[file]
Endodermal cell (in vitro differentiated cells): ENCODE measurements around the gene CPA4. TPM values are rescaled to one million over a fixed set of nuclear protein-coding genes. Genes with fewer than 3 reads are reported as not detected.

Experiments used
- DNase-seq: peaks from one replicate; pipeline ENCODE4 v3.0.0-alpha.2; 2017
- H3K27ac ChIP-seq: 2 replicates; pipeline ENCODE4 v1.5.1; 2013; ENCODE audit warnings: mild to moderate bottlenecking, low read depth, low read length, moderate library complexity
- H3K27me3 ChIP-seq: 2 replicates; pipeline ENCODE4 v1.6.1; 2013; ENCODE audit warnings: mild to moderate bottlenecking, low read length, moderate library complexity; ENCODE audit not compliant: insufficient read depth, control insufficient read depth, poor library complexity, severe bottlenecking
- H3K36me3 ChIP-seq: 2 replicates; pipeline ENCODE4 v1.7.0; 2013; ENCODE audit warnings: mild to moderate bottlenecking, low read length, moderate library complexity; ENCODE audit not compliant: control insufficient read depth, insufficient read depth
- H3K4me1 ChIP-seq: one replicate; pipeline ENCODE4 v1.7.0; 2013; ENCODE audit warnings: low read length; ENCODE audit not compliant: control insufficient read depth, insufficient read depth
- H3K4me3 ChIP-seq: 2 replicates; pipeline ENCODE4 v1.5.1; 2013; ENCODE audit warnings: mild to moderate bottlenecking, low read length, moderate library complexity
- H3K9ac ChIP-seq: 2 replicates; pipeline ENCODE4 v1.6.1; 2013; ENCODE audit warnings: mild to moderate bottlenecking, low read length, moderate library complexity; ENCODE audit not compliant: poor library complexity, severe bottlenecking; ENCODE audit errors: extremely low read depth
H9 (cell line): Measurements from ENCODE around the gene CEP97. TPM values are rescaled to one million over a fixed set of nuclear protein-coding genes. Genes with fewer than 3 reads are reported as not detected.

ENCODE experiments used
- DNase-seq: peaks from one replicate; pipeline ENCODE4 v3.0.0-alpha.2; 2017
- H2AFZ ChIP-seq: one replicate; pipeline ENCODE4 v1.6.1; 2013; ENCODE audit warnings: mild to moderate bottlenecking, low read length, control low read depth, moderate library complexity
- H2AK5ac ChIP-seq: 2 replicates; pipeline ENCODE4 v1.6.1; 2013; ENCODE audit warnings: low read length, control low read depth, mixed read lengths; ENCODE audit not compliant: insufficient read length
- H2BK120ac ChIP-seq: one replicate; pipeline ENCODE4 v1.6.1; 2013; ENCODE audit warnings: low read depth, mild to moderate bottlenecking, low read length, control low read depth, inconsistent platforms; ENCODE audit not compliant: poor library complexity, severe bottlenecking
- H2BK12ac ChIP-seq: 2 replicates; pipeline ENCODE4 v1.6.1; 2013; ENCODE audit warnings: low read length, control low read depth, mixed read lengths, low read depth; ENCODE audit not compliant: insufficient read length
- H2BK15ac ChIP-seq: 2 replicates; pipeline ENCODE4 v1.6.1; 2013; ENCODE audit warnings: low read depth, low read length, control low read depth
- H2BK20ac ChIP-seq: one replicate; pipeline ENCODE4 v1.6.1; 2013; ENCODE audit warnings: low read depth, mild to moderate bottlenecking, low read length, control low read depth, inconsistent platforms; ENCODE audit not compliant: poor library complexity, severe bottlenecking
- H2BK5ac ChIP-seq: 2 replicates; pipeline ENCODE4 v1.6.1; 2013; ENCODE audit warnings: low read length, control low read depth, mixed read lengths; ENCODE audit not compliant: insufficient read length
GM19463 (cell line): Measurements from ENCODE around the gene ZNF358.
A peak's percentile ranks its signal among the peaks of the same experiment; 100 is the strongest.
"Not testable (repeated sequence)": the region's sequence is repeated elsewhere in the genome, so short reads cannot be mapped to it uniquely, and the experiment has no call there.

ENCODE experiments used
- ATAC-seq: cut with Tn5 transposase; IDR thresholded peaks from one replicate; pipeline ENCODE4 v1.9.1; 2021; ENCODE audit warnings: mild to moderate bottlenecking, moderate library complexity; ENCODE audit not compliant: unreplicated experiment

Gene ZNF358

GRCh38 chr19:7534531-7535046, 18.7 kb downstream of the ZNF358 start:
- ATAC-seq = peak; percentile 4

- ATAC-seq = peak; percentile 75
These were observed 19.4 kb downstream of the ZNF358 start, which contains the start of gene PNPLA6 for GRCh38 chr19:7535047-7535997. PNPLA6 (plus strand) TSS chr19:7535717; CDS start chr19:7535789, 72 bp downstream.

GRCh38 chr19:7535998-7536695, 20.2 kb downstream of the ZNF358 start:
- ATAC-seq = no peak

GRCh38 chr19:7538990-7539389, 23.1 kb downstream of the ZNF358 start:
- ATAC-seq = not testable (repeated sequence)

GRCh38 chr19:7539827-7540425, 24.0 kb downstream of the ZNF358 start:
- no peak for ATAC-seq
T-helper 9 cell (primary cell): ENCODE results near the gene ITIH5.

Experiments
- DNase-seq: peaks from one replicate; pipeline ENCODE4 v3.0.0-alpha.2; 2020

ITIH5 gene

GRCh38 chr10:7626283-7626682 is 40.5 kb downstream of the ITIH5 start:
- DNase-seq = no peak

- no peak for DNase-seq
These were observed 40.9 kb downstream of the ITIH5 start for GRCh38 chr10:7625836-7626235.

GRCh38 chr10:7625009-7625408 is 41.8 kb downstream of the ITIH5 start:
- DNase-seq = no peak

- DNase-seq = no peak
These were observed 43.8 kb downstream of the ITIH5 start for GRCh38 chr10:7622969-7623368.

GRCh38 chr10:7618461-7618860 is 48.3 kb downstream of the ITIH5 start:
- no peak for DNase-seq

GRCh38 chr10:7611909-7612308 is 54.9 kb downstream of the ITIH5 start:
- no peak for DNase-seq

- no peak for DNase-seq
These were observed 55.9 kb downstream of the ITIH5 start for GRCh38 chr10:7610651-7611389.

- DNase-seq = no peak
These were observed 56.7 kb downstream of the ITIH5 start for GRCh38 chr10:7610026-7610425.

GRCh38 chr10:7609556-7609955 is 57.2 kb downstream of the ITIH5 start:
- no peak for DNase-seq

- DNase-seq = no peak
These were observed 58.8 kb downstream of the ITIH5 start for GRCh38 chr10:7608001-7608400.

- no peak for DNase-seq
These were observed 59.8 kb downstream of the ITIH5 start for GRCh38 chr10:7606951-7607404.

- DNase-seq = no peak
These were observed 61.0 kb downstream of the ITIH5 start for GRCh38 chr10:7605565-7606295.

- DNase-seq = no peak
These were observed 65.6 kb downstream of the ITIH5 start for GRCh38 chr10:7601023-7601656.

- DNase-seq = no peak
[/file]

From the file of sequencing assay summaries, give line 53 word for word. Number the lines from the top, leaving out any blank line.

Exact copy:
These were observed 55.9 kb downstream of the ITIH5 start for GRCh38 chr10:7610651-7611389.